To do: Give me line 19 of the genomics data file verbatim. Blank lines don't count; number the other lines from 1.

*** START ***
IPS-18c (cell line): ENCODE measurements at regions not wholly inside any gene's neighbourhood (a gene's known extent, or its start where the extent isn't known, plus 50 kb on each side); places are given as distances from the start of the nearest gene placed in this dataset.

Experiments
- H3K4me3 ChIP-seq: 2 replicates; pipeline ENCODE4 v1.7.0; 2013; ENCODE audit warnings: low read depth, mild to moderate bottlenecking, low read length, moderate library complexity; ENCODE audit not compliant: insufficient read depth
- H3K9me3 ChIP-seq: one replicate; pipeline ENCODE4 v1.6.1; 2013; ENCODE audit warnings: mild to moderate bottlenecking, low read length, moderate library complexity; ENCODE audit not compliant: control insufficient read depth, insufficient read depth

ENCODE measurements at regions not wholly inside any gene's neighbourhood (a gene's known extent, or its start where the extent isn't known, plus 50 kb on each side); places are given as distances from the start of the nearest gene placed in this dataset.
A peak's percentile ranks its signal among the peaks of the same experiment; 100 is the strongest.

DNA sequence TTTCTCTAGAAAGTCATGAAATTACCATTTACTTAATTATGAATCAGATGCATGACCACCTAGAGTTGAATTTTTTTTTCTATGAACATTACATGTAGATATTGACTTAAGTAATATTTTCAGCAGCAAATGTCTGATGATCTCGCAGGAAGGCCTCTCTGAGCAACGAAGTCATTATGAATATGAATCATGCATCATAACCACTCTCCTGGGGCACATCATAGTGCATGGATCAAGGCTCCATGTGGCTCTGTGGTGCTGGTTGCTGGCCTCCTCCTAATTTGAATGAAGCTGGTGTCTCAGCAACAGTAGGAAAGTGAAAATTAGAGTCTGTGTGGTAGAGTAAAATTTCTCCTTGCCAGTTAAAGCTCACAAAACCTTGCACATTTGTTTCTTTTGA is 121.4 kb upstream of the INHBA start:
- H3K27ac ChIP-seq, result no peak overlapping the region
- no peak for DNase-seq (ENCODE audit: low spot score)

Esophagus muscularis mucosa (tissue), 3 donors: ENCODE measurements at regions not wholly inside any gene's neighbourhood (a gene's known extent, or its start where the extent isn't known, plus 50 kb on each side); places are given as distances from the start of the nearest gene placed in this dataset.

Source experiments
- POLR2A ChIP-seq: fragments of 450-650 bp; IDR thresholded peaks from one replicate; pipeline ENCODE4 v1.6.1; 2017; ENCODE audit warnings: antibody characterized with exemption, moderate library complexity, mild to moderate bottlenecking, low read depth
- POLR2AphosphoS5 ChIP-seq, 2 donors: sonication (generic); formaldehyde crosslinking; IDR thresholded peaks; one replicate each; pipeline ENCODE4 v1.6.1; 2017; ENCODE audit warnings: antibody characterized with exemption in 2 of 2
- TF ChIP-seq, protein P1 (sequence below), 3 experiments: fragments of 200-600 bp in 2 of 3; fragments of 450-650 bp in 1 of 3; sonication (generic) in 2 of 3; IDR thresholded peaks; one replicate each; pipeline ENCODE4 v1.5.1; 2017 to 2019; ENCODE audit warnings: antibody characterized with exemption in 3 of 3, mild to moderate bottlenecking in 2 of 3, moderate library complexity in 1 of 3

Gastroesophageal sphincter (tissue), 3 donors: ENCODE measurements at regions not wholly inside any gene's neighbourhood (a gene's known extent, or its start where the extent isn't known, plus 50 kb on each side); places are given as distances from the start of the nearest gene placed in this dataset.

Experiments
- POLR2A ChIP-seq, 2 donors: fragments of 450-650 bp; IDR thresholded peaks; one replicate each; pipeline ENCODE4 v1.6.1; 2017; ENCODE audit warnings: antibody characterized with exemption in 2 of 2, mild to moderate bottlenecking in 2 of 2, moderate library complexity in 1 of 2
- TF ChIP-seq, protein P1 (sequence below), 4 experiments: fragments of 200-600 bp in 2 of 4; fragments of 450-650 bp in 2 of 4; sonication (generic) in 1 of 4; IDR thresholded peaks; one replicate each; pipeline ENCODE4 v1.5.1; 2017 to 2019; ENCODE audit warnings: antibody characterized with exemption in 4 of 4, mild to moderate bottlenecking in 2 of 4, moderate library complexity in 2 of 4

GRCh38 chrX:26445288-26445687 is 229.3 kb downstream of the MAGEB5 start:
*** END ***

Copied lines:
GRCh38 chrX:26445288-26445687 is 229.3 kb downstream of the MAGEB5 start: